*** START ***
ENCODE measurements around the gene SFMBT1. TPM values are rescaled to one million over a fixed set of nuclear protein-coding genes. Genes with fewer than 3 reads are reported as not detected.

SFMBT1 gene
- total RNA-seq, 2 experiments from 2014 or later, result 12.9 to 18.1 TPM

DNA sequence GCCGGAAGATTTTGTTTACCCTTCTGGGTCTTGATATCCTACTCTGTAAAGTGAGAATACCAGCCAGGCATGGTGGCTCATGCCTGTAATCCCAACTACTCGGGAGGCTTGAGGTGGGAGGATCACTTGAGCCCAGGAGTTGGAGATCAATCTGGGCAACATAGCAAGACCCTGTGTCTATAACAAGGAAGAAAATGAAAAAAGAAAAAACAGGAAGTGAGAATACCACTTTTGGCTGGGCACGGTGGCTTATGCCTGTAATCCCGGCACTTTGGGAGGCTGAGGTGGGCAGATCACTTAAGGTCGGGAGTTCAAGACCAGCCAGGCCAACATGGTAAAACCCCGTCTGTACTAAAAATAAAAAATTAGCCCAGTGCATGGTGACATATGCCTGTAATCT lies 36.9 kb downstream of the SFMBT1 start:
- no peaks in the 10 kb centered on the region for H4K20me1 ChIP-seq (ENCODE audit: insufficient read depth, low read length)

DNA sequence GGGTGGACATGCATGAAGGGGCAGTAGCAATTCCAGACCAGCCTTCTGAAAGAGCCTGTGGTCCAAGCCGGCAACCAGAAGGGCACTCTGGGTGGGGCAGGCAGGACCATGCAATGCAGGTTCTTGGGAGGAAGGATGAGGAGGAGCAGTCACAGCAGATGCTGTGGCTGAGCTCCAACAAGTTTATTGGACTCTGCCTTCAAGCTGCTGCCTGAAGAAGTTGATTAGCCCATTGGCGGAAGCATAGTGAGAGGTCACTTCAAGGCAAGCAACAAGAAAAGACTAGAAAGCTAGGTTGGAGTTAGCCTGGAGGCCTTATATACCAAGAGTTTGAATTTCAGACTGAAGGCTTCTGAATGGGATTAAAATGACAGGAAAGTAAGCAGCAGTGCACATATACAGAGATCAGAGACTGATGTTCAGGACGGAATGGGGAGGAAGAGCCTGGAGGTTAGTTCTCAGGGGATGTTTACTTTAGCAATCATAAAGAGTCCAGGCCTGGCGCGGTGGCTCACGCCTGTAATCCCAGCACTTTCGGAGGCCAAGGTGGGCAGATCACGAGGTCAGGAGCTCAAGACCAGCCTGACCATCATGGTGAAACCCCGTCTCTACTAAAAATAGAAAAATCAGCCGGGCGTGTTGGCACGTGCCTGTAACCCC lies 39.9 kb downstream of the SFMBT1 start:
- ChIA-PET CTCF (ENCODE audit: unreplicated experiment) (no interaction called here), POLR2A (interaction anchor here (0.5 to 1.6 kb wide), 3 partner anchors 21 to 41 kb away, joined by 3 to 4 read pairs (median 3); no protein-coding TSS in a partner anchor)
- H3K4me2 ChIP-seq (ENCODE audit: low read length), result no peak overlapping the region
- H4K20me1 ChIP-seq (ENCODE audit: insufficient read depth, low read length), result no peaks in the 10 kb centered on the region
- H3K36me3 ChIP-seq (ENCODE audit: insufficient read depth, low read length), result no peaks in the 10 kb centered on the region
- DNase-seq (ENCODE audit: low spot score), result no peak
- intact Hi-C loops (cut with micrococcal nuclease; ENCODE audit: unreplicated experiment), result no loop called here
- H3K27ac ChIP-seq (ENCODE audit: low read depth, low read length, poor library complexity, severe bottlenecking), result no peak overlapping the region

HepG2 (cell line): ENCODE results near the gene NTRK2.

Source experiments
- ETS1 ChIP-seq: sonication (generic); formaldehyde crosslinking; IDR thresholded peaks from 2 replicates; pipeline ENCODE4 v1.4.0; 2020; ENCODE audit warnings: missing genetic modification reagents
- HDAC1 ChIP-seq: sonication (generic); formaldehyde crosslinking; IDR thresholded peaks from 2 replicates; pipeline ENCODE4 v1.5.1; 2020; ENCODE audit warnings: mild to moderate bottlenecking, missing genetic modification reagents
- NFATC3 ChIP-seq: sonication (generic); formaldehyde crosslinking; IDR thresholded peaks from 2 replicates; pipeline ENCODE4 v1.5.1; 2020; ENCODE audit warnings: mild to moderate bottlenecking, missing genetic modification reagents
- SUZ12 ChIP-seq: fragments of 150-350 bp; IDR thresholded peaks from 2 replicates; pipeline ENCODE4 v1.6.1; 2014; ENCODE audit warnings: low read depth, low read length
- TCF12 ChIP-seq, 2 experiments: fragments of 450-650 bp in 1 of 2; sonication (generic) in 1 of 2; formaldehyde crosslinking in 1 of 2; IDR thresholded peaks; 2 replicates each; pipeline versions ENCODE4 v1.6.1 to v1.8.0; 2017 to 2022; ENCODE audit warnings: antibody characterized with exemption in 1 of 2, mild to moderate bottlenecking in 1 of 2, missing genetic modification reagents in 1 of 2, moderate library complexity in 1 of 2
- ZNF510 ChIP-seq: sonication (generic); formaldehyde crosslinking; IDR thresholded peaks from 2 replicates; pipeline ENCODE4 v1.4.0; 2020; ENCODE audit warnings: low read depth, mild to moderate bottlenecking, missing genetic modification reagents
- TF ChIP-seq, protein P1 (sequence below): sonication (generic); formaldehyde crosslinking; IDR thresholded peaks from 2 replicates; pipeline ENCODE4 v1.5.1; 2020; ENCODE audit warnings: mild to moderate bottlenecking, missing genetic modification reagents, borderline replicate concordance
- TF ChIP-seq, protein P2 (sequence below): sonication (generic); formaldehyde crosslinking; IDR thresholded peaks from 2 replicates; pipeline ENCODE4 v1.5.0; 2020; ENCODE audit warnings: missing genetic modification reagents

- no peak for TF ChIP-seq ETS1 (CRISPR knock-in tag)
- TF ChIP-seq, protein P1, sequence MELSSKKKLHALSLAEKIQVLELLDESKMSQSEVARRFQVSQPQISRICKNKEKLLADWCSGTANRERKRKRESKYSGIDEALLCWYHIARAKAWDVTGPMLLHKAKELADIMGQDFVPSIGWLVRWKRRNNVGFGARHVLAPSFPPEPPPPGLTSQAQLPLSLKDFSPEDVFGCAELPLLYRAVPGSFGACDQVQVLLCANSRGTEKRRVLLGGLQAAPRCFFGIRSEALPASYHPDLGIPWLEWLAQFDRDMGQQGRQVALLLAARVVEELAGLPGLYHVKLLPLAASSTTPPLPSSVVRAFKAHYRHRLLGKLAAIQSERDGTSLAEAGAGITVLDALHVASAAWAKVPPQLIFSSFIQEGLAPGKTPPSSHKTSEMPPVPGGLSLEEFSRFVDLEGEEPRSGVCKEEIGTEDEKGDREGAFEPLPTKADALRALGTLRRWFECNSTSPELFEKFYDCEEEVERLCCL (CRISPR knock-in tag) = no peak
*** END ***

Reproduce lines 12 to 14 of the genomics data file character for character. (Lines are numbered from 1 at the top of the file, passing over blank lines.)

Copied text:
- intact Hi-C loops (cut with micrococcal nuclease; ENCODE audit: unreplicated experiment), result no loop called here
- H3K27ac ChIP-seq (ENCODE audit: low read depth, low read length, poor library complexity, severe bottlenecking), result no peak overlapping the region

HepG2 (cell line): ENCODE results near the gene NTRK2.